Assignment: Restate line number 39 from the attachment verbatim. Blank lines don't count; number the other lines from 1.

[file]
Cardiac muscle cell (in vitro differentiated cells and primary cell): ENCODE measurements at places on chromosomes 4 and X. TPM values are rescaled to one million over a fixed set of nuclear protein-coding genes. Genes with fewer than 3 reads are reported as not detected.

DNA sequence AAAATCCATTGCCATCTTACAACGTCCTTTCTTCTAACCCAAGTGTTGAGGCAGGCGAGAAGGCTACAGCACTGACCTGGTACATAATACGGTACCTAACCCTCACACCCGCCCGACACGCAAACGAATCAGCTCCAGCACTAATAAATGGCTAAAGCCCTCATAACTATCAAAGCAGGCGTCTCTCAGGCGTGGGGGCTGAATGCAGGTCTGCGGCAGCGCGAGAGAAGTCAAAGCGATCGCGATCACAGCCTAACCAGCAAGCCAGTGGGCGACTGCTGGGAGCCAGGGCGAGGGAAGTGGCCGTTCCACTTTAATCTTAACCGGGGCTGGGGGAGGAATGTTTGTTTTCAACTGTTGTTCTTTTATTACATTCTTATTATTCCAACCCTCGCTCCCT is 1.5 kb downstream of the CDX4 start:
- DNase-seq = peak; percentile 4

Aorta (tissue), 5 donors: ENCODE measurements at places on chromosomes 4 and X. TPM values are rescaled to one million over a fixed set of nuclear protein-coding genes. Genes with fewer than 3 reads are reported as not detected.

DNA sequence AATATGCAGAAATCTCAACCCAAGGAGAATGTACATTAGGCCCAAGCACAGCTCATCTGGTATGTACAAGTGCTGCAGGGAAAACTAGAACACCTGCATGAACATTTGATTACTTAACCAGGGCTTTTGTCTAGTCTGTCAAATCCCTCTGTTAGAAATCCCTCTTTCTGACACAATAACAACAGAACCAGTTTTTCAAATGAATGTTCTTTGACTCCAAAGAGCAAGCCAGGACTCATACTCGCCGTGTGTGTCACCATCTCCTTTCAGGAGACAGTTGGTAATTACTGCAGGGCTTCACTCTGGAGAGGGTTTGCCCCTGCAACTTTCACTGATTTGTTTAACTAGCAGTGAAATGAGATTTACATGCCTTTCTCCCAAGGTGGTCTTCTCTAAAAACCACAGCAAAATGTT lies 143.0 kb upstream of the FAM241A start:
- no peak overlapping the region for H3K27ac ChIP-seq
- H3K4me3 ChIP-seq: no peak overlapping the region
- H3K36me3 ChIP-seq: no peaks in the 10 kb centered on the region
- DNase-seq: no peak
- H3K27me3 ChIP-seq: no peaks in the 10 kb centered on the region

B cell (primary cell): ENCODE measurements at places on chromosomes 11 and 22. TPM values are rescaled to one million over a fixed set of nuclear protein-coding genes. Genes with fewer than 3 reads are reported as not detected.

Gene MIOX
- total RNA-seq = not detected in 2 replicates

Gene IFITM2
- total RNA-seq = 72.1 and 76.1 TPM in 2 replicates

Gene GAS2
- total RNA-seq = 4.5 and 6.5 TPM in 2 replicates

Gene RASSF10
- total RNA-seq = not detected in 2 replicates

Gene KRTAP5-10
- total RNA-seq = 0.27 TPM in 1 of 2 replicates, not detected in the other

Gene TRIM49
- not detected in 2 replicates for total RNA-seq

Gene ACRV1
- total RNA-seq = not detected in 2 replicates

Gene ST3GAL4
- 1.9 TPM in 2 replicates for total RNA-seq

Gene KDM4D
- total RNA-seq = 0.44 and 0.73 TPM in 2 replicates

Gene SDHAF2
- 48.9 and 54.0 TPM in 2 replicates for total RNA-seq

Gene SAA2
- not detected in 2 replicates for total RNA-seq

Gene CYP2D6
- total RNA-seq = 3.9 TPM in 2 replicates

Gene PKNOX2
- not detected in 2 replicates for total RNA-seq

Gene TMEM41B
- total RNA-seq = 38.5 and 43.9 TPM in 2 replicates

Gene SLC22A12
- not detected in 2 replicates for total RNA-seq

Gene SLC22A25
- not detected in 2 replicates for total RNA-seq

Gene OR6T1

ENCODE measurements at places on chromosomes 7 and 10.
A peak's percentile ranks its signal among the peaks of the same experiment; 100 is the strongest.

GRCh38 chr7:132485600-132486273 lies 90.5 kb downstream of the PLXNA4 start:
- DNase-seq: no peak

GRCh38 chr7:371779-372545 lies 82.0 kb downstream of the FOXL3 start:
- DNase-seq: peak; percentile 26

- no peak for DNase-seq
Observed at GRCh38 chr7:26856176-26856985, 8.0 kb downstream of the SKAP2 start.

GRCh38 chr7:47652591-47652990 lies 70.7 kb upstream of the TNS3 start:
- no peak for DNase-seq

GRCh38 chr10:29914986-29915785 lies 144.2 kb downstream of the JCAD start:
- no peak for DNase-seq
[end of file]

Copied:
- total RNA-seq = 38.5 and 43.9 TPM in 2 replicates